Seventy-five percent of the UK shoppers polled in a study last week said they have already used a ‘near me’ search from their mobile device over the holiday season, or believe they will before the New Year.
The poll of 1000 smartphone users – half in the UK and half in the US – on 11 December was carried out by location marketing company Uberall and found that these local searches were even more prevalent in the US where 83% of shoppers indicated they have already searched – or intend to search – ‘near me’ this holiday period.
“Christmas shoppers are searching for stores and items ‘on the fly’, using their smartphones to research options in their immediate vicinity,” says Daniel Mathew, vice president, UK at Uberall. “The popularity of ‘near me’ searches amongst British shoppers presents a fantastic opportunity for brands to entice more customers. If retailers can ensure their branches show up in these local searches, they can attract more shoppers to their doors and take more money through their tills during this crucial holiday season.”
Almost two-thirds (66%) of the UK respondents said they were also likely to conduct a ‘near me’ search for local fast-food outlets and restaurants while out Christmas shopping. In the US the figure was even higher, at 77%.
When asked how likely a shopper was to conduct a ‘near me’ search for the nearest bank or cash machine/ATM while shopping this holiday period, 46% of UK shoppers said they would (54% in the US).
“Christmas shopping has a ripple effect on other local businesses, particularly restaurants and banks,” says Mathew. “These businesses can also benefit from the proliferation of ‘near me’ searches. Much like with retailers, if they can make sure their details appear at or close to the top of local search results, they can drum up extra custom.”
The news comes as a separate survey by digital marketing agency, MarketingSignals.com finds that more than 1 in 3 (39%) business leaders are unsure as to whether their company website is optimised for local SEO. Virtually 1 in 3 (32%) said their website wasn’t fully optimised for mobile devices with 29% saying they had not specifically optimised their site’s content for local search queries.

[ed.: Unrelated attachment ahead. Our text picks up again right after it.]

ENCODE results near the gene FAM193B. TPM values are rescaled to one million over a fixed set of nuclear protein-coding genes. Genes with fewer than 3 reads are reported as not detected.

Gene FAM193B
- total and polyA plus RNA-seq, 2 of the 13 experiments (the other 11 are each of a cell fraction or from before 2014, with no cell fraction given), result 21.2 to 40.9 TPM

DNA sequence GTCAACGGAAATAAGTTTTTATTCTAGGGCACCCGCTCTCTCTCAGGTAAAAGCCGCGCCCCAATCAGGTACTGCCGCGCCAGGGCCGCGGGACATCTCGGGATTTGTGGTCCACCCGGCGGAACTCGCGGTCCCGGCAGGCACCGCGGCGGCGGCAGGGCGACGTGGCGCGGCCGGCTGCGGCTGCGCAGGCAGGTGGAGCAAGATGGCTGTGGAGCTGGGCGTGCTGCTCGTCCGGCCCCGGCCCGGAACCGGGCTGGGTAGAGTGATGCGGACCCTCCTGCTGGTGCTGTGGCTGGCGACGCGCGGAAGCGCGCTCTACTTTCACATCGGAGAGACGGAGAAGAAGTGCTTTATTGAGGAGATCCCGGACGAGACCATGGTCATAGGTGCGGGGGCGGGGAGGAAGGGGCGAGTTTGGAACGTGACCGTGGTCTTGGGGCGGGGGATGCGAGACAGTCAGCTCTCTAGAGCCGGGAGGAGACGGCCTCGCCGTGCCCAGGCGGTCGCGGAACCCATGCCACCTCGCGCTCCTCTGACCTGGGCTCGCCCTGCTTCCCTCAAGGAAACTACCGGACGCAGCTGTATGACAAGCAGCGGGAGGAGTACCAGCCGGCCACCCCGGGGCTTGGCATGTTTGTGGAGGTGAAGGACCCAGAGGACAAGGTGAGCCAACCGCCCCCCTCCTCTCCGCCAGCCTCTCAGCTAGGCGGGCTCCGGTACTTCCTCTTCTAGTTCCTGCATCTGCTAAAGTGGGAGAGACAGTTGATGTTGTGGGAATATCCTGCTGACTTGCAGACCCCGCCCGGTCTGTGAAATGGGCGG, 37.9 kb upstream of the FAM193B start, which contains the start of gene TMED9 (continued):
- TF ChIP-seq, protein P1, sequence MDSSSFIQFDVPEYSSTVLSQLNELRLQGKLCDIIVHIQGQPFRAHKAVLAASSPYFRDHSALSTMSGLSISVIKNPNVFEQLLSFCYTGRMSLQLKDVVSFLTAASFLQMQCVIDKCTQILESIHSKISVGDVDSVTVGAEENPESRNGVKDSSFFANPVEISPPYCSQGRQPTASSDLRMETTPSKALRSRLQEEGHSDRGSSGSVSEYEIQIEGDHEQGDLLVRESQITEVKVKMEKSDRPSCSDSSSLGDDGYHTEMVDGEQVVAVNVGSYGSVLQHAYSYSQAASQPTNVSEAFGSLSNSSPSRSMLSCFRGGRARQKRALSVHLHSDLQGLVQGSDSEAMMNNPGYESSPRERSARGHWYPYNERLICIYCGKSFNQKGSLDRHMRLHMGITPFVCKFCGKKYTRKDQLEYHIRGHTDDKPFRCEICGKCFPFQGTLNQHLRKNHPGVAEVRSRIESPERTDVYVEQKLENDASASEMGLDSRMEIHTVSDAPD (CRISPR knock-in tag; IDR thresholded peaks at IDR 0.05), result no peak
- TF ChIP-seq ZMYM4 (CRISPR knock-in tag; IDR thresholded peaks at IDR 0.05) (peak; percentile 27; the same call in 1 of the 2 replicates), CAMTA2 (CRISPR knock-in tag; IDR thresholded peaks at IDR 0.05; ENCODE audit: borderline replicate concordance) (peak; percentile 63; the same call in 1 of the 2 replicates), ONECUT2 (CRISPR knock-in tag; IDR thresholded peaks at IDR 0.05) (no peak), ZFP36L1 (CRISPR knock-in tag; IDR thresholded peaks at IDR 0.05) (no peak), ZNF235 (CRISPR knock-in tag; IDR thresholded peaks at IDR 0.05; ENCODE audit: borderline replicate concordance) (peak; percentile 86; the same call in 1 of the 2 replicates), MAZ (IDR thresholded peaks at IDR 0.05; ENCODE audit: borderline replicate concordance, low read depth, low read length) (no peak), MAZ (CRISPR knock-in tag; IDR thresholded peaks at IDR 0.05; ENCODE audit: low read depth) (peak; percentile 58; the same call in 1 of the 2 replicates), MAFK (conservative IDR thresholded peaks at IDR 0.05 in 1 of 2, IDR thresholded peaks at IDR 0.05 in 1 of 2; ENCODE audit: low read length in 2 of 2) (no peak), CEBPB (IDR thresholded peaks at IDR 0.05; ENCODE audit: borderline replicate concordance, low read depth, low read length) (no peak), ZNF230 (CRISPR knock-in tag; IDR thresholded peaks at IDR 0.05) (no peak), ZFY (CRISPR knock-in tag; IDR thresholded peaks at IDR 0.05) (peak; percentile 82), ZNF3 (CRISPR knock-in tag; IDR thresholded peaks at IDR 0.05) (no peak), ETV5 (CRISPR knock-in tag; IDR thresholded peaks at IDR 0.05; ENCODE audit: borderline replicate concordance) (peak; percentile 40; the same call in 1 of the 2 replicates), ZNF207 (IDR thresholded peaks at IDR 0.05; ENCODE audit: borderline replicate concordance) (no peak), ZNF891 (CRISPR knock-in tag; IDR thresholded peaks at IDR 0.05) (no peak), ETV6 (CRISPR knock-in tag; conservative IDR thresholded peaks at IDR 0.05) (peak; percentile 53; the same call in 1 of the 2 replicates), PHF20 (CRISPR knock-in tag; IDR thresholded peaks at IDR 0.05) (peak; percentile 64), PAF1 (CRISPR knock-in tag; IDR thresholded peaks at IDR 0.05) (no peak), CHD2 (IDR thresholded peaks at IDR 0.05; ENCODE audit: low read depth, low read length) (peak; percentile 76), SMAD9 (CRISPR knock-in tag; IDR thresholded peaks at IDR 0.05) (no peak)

All together this is costing many high street retailers dear – and getting it right offers an opportunity to drive shoppers in store.
Brits more likely to buy directly from via their smartphone
When UK shoppers were asked how they would use their smartphones to help them shop during this Christmas, 82% said they would buy an item directly via their mobile device, while 80% would use their phone to compare prices. Three quarters (74%) would research products on their phone and 71% would use their device to check opening times. Nearly half (48%) would use their phone to search for coupons, offers and deals.
“The UK public’s love affair with their mobile phones seems to get stronger every year,” said Mathew. “Whether it’s finding stores, buying gifts, comparing prices or sniffing out bargains, it all happens over mobile. Physical stores that nail their mobile strategies will be best placed to attract customers this holiday season and well into the future.”
While UK consumers are keen to use their phones to look for information and inspiration, they are not as enthusiastic about leaving reviews that could be useful for their fellow shoppers.
The study found that slightly over a quarter (26%) of UK shoppers have left a review of a shop across sites such as Yelp, Facebook, Google, Foursquare, Instagram and others. US consumers are slightly more likely to share their opinions online, with 30 percent stating they had left a review.
“These low engagement figures could be a slight cause for concern for the UK high street,” continues Mathew. “Online reviews have a major influence on prospective customers; indeed, Moz estimates that 68 percent of customers admit that reviews make a difference to their purchasing decisions. Brands need to find ways to encourage their existing customers to share their experience online. Rather than leaving this to chance, this should be formalised in their overall marketing strategies.”